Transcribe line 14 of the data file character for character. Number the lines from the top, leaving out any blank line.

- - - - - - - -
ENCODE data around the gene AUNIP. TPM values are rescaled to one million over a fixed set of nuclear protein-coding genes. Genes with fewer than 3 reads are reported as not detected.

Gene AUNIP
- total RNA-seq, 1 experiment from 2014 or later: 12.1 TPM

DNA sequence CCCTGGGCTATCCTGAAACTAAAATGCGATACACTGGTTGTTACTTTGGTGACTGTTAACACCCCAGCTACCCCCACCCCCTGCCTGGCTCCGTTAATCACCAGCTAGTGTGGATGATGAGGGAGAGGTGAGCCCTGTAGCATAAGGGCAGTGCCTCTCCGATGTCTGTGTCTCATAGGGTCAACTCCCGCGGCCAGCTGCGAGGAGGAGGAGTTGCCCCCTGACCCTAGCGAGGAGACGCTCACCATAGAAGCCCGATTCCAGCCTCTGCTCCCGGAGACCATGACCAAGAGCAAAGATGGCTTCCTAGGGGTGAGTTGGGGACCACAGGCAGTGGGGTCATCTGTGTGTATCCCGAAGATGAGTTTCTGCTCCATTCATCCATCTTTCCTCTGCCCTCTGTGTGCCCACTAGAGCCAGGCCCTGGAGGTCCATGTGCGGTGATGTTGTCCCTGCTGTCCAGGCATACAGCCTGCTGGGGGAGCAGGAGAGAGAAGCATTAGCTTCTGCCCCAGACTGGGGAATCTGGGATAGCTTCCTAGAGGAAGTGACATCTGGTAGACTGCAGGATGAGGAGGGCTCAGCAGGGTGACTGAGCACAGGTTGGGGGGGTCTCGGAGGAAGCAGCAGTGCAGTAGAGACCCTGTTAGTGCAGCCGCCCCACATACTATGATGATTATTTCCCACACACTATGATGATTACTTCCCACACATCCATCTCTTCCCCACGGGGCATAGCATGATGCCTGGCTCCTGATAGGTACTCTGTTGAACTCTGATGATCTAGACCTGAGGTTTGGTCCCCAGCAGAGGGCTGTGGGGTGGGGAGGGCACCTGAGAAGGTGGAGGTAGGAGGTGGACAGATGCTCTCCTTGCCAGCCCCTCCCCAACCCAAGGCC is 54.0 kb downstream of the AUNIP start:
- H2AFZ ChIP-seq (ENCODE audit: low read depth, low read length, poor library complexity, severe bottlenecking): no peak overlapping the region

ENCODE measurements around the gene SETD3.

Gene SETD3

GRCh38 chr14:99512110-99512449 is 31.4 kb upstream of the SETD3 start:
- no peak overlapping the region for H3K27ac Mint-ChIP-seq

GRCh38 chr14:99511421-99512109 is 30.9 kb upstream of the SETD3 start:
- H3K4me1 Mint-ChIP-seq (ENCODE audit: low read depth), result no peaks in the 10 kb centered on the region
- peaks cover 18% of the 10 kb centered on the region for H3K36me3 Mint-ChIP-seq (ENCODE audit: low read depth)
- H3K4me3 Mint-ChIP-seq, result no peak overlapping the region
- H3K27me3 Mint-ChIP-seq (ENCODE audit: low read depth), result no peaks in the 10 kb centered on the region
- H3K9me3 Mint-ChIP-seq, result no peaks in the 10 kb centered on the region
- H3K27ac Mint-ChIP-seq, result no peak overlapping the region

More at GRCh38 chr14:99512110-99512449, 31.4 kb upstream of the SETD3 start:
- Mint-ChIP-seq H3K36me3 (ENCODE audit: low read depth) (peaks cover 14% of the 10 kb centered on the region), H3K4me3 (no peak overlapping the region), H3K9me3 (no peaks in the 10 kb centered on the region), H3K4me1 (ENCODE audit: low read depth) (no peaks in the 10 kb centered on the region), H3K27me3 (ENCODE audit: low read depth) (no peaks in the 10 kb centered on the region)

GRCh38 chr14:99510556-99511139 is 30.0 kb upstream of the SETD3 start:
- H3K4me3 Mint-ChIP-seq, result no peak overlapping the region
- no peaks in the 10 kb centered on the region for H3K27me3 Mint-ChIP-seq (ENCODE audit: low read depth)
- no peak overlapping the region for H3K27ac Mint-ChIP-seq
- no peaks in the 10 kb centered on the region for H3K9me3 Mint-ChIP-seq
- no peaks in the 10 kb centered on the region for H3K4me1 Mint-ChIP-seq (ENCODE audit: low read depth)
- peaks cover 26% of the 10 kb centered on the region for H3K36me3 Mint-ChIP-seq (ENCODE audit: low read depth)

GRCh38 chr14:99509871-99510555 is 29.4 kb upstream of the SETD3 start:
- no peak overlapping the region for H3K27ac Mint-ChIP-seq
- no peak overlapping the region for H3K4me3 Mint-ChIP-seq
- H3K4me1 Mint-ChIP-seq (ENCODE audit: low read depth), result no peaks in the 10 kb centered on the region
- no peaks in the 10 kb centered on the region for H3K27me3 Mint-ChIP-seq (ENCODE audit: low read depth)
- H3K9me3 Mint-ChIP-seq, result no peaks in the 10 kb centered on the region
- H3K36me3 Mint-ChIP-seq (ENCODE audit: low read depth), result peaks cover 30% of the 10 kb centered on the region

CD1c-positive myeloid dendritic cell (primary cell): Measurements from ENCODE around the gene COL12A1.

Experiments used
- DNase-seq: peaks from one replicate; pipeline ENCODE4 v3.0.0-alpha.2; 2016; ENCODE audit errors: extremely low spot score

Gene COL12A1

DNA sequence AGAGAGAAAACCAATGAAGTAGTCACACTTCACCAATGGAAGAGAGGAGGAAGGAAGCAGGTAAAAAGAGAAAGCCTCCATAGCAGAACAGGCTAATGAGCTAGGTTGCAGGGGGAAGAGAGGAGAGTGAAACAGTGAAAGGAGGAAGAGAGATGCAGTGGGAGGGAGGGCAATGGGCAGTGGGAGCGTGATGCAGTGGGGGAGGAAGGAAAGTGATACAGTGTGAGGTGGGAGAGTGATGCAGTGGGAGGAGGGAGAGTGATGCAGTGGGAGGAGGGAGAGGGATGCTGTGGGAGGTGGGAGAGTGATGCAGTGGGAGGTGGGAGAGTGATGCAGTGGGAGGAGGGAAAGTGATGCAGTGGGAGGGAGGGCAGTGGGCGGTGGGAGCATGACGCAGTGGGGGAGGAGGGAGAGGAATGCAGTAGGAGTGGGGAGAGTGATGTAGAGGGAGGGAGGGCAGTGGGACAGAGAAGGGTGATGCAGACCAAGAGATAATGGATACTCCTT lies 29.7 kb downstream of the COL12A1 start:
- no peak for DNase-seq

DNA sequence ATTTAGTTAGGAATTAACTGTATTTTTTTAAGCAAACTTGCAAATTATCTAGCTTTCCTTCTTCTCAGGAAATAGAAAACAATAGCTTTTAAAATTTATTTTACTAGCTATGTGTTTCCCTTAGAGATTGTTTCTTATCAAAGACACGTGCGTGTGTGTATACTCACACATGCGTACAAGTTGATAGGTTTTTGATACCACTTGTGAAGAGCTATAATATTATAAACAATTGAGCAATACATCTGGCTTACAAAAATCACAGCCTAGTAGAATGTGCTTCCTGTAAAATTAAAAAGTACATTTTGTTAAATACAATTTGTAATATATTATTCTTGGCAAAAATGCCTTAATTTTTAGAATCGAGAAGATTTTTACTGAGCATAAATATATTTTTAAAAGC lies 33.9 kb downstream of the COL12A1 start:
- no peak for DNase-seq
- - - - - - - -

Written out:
- H3K27me3 Mint-ChIP-seq (ENCODE audit: low read depth), result no peaks in the 10 kb centered on the region